Community offers ‘win-win’ proposal to save forests

Members of the Sengwer community, who live in Embobut Forest, Elgeyo-Marakwet County, march through Nairobi streets in protest against their evictions.

Photo credit: Evans Habil | Nation Media Group

Communities living in forests and environmental activists want a change in the conservation strategy.

The indigenous communities want to be involved in conservation plans. They have called for community forests to be established through the Community Land Act as a sustainable and cheaper way to rehabilitate the forests.

“The forests are intact where most of these indigenous communities live. We want to use the forest in a sustainable way,” said Peter Kitelo, a member of the Ogiek living in Mt Elgon, that is part of Cherangany water source.

A row has been brewing over forest conservation, resulting in the suspension of a Sh3.6 billion EU-funded rehabilitation project following the killing of a member of Sengwer community allegedly during a forcible eviction. “The communities should be supported to own and manage these forests,” said Kitelo.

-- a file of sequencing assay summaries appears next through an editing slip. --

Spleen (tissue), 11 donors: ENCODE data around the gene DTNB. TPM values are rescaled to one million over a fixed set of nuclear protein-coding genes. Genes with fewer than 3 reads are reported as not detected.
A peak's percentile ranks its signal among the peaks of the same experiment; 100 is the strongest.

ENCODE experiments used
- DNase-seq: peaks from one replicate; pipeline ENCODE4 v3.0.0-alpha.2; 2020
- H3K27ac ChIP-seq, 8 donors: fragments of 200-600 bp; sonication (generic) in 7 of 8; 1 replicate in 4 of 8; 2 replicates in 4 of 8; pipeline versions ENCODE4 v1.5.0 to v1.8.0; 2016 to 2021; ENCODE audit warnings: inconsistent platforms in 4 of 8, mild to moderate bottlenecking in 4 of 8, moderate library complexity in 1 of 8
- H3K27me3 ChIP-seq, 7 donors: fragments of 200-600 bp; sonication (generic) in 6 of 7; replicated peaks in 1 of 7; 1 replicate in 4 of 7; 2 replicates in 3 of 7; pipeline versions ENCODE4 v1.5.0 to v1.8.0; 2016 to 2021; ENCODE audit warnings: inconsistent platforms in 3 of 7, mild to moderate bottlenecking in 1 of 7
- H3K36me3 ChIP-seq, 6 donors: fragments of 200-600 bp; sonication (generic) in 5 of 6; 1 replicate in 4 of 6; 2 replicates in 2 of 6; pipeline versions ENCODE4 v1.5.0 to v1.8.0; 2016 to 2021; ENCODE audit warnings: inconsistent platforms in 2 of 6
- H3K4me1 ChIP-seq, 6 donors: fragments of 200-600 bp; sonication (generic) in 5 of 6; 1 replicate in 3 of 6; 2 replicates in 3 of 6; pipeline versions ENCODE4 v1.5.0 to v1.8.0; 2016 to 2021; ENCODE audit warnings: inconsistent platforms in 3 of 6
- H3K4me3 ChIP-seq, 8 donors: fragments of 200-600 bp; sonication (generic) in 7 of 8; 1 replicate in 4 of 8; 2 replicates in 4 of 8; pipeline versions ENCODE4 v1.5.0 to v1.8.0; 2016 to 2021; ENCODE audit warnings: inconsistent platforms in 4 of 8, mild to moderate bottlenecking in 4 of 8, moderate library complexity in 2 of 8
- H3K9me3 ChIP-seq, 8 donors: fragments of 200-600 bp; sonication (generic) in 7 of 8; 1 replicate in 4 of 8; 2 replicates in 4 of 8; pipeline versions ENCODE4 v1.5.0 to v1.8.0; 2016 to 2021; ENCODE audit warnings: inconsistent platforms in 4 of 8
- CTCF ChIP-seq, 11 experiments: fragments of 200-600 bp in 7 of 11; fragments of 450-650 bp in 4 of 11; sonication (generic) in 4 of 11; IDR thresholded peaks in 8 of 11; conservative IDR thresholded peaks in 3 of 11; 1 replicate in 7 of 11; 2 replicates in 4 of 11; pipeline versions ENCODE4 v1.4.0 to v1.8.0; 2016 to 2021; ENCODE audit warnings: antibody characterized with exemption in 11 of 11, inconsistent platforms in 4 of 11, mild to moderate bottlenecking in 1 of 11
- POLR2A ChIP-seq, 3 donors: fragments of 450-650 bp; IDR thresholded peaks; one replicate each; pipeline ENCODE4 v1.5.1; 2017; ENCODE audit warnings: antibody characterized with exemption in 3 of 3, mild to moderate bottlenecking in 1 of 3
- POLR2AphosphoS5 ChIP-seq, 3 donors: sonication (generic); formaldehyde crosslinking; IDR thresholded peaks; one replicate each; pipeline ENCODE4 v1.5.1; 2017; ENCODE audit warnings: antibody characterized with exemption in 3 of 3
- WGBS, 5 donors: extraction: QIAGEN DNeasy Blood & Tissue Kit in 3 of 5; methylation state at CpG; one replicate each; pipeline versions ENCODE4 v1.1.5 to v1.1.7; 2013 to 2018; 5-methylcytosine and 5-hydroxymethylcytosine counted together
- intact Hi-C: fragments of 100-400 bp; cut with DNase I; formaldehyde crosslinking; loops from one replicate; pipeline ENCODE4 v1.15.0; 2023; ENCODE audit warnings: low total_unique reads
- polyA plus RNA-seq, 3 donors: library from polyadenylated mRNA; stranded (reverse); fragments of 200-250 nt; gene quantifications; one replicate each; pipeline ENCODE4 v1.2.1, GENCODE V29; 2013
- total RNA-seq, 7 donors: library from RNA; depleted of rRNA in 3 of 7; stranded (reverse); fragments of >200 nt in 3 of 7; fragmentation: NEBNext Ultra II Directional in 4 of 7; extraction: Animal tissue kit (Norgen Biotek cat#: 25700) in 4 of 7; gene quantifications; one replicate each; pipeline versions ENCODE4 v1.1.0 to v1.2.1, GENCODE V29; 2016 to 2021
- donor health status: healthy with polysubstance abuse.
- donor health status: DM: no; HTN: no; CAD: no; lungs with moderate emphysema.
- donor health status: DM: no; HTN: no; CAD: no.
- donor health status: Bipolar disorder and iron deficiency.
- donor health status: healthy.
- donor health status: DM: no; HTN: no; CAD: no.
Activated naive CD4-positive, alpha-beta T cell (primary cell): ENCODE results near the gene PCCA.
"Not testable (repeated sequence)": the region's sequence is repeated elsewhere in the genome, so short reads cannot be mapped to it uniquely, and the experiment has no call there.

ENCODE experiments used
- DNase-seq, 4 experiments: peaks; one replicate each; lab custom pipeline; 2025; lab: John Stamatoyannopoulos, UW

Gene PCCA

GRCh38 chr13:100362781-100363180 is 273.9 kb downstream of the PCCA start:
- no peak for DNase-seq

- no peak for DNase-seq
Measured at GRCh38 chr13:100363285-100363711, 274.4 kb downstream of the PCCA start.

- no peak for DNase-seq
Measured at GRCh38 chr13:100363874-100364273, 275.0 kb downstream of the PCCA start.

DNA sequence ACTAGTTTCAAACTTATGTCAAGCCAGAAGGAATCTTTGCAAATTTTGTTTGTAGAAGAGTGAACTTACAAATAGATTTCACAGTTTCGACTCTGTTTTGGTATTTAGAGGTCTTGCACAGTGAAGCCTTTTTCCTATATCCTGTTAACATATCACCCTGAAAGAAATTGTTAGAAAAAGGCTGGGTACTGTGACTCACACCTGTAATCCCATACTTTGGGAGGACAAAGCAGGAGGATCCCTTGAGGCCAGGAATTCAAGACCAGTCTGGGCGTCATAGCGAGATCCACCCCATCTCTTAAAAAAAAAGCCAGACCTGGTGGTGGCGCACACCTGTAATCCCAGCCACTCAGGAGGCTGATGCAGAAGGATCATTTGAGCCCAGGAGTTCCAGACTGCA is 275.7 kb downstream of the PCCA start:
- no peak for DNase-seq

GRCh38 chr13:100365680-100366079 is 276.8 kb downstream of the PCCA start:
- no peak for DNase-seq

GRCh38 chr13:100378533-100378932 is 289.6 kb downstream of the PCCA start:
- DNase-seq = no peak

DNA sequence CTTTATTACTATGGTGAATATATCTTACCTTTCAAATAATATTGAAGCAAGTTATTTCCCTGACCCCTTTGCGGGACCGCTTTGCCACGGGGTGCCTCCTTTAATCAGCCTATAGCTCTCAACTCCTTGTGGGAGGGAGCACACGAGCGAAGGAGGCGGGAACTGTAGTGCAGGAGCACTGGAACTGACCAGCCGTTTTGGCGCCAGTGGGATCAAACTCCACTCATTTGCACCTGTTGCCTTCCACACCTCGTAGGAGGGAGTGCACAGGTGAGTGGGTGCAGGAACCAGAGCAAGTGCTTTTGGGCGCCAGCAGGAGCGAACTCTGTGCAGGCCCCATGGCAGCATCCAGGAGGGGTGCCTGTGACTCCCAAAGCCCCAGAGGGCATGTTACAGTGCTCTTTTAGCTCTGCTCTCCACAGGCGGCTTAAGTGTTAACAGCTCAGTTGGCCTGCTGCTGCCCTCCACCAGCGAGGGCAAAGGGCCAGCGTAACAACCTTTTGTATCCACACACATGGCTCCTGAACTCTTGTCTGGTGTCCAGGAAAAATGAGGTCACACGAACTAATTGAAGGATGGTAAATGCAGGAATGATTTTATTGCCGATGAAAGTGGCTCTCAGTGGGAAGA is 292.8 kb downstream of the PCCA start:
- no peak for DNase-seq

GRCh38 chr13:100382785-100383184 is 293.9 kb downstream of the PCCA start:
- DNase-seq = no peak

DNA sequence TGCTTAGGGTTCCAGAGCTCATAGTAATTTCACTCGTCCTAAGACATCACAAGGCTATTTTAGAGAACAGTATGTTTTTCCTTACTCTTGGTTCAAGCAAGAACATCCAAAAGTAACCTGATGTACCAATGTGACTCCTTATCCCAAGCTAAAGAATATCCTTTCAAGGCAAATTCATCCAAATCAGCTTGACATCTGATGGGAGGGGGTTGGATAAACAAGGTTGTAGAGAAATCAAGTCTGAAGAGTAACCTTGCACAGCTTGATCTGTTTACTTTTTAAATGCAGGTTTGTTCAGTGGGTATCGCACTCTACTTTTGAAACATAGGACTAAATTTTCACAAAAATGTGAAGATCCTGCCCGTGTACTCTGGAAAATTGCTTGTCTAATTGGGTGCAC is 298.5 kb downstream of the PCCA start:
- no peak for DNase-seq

Maryama Farah, a representative from Natural Justice, said in Tanzania, over 3.4 million hectares have been gazetted as community forest land since the 90s and 400,000 hectares  in  2010.

Emily Kinama from Katiba Institute spoke of the laws that guaranteed the right to shelter for the indigenous communities in the Constitution.

“Forcible evictions have never worked and will never work. It is important to ensure the land rights of the indigenous communities are protected. There is no evidence provided that local indigenous communities have destroyed forests,” she said.


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